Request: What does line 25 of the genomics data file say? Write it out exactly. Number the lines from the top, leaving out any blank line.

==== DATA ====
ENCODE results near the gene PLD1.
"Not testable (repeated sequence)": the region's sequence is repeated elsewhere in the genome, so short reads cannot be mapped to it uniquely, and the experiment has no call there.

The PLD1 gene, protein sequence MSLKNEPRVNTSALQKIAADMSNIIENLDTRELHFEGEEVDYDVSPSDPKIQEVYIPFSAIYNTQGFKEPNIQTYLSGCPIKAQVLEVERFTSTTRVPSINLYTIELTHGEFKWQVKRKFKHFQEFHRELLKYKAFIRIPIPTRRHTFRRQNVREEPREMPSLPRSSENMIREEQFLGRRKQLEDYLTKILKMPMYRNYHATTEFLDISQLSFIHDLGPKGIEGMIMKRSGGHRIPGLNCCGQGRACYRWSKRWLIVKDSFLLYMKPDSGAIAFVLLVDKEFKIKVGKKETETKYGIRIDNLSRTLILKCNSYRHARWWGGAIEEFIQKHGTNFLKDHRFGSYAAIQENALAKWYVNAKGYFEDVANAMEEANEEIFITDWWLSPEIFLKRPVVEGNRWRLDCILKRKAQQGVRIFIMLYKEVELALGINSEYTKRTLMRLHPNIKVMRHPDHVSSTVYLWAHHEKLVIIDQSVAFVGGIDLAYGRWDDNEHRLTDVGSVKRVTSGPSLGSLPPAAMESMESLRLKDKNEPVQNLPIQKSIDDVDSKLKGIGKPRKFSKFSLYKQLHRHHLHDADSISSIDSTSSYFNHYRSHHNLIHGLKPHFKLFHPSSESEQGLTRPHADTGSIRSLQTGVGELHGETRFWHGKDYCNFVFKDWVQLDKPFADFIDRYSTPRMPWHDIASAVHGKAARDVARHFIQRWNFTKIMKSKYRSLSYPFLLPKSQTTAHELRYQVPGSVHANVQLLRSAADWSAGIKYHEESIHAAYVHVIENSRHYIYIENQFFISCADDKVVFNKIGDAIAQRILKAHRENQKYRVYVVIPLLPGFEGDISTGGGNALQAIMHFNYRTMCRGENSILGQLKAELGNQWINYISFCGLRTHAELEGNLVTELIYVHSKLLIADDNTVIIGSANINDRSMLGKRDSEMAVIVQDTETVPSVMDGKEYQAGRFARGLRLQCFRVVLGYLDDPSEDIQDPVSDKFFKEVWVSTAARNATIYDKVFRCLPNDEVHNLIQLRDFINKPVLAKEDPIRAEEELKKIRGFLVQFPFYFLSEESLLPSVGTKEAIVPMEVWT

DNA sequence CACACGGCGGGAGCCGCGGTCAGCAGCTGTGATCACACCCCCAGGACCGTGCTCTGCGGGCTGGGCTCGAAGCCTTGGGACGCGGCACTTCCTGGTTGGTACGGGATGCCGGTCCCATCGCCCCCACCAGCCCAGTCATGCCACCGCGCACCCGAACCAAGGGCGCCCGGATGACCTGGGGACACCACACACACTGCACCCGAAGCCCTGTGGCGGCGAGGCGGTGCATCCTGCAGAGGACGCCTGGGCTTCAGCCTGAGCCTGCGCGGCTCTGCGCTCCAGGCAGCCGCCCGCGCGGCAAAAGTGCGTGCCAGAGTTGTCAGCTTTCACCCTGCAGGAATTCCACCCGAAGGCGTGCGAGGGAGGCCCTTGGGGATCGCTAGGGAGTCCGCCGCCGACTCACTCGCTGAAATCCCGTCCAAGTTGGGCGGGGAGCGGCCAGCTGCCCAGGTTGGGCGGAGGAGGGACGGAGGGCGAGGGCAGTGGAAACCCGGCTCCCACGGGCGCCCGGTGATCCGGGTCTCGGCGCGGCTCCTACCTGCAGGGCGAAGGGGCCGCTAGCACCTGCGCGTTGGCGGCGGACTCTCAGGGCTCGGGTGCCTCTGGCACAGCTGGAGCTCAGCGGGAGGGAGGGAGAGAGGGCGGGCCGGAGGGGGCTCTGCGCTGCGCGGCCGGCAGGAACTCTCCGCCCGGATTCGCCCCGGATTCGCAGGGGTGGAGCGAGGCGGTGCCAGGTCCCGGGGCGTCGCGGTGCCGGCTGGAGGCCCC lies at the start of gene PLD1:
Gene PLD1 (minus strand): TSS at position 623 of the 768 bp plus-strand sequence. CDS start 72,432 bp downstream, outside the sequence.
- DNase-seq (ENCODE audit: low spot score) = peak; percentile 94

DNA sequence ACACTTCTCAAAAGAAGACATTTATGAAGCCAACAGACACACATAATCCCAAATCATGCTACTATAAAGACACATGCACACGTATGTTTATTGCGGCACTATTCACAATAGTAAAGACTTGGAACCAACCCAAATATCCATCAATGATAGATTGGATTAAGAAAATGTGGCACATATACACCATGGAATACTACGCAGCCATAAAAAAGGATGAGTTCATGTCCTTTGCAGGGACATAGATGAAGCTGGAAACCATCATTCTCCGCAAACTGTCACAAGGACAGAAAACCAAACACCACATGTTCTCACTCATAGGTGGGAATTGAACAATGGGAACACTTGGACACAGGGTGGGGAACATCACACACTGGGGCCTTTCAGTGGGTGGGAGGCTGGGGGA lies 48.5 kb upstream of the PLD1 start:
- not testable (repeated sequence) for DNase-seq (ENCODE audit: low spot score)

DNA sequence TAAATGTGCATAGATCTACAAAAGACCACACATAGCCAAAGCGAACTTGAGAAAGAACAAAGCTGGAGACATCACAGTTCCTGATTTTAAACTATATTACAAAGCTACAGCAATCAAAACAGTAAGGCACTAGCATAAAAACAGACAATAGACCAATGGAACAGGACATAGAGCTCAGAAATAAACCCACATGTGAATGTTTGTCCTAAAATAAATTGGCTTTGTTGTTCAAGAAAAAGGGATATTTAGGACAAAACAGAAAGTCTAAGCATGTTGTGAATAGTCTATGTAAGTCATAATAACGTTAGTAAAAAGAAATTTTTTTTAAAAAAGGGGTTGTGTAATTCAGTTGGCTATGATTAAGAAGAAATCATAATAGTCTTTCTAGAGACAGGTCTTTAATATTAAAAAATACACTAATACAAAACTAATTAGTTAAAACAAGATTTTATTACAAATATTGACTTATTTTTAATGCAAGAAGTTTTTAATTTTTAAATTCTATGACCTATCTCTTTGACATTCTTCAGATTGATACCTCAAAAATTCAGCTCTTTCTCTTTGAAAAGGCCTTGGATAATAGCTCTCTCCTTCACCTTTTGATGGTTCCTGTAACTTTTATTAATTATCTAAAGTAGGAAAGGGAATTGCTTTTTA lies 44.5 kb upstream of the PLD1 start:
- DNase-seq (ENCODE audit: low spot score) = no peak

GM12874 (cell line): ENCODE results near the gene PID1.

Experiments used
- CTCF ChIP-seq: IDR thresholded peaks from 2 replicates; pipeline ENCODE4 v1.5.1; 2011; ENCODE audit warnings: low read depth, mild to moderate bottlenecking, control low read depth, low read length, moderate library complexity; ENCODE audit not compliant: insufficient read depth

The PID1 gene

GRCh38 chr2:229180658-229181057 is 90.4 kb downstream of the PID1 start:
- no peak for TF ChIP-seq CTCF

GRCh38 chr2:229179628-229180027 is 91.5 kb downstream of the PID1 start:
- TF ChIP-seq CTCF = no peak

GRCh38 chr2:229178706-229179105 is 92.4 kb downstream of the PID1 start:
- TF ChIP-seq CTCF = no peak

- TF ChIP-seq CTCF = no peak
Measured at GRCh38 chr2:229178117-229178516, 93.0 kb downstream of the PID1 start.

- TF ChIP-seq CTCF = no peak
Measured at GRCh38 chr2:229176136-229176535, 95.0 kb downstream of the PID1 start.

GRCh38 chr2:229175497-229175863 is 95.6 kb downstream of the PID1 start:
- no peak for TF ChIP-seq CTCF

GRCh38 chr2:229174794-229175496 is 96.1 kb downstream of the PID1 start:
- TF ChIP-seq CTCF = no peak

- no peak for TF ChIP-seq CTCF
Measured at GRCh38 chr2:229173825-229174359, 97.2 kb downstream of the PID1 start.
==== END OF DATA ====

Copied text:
GRCh38 chr2:229175497-229175863 is 95.6 kb downstream of the PID1 start: